Trusty OLD table saw. Old is the operative term. I'd start by cleaning out (non flamable solvent might help since the clog has been cooked in place for years. Then comes lubricating the arbor bearings with a dry lube, then checking for runout with a known flat blade in place. More than a few thousanths suggests bearing wear problems and no matter what else was going on, I'd replace them. Lots of good suggestions here. Personally, next I'd remove the motor and take it to a local motor repair place and have them look it over--capacitor, brushes, coils. If it is repairable, have them do it, or consider a replacement. Compare repair cost with a new replacement motor with max 110v hp motor that fits.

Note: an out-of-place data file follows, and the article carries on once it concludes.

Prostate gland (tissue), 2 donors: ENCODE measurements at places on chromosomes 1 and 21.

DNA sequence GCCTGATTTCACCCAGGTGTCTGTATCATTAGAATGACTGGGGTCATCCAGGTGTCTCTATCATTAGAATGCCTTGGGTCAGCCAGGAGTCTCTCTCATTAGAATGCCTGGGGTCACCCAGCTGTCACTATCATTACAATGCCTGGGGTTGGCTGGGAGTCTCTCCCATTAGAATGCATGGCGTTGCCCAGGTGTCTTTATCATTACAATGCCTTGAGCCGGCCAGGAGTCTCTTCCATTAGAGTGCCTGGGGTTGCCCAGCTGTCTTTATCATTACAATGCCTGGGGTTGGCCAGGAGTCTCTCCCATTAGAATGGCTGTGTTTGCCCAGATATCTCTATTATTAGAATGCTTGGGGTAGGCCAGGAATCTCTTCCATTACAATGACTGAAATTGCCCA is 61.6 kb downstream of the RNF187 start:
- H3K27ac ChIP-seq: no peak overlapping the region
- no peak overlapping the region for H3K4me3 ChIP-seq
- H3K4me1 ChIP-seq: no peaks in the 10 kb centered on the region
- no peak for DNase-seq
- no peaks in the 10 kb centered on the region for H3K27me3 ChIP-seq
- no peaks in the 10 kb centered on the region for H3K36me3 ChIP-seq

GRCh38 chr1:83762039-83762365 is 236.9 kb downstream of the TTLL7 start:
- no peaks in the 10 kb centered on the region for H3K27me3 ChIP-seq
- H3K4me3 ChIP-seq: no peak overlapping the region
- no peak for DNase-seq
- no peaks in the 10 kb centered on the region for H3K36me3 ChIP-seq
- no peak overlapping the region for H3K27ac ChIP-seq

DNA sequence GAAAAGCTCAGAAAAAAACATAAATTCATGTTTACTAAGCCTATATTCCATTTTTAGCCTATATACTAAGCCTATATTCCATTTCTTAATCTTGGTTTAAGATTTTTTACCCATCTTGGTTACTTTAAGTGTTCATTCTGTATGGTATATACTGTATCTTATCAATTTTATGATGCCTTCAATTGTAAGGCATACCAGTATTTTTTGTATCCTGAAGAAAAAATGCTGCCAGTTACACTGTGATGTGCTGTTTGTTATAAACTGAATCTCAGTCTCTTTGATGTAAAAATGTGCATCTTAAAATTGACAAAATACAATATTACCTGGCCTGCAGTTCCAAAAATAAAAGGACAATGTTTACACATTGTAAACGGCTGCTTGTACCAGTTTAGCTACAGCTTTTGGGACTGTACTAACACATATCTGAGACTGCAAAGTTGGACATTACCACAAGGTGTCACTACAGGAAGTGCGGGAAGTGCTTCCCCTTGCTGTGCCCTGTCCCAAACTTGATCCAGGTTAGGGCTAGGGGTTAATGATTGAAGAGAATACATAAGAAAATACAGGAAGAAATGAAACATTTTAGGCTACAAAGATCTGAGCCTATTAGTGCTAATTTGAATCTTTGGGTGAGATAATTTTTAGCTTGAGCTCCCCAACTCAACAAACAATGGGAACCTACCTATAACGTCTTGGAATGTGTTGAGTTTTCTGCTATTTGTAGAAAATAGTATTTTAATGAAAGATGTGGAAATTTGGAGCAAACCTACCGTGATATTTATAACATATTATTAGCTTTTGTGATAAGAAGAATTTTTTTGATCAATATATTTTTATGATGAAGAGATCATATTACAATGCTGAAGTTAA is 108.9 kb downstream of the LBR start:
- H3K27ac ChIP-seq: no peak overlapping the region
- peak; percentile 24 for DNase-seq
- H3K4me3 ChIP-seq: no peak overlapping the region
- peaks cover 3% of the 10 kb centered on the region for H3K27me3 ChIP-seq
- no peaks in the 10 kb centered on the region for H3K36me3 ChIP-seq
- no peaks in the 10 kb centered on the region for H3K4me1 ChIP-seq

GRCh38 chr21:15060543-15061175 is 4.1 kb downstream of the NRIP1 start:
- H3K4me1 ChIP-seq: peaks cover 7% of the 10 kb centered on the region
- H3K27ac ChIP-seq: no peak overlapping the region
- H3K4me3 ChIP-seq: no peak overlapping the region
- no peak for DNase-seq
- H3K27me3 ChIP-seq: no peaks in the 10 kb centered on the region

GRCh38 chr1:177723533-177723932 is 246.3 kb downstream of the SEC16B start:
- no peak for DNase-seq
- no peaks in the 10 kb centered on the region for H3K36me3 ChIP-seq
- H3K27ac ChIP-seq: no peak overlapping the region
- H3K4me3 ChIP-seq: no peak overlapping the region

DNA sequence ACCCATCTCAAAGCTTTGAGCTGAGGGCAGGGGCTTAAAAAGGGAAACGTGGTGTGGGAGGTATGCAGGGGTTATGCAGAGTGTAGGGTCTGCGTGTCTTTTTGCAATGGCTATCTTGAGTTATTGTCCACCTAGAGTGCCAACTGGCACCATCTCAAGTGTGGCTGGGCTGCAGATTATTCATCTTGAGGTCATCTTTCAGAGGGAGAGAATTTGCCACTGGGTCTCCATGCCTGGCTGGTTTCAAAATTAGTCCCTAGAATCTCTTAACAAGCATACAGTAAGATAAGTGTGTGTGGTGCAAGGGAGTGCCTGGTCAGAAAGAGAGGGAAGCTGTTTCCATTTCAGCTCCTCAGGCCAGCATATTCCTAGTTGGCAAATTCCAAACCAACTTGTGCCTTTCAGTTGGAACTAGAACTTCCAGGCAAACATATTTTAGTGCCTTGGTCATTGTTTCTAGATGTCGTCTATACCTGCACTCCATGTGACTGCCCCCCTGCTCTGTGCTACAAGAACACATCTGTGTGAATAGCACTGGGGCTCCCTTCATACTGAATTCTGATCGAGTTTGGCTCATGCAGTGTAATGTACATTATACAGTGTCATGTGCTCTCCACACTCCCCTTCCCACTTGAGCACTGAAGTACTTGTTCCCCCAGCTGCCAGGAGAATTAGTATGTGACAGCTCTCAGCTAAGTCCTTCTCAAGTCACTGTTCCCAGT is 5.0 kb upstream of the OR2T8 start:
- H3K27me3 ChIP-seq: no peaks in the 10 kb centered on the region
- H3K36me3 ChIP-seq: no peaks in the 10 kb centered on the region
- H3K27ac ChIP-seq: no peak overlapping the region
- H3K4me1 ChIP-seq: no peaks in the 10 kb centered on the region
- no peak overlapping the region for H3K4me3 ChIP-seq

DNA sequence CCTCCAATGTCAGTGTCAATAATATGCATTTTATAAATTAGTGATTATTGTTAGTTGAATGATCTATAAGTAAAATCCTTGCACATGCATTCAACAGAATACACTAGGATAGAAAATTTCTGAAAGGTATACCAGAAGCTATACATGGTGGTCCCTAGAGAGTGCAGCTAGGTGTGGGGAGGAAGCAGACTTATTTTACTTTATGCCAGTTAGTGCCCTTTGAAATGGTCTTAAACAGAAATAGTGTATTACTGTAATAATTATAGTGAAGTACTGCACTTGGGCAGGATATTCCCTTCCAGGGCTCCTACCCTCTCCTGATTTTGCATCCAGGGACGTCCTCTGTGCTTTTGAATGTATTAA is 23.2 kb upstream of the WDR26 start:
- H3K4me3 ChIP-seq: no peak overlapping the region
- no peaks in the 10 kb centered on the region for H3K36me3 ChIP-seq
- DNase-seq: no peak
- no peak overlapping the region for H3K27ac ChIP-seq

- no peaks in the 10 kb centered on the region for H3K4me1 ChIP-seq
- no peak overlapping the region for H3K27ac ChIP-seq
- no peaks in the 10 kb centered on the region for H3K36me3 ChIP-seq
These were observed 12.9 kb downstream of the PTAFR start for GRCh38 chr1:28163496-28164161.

I'm not really interested in doing my own repairs at this point in my life, did enough of that when I was young and poor and drove old cars, so I'd rather pay a little for someone skilled to do it. But if you're comfortable doing it yourself, most of the likely problems are fairly easy to fix yourself, and there are plenty of helpful YouTube videos to guide you.
It is unlikely that you'll get as good a saw at a big box as what you'll have for the price of the repair.
The more I do, the less I accomplish.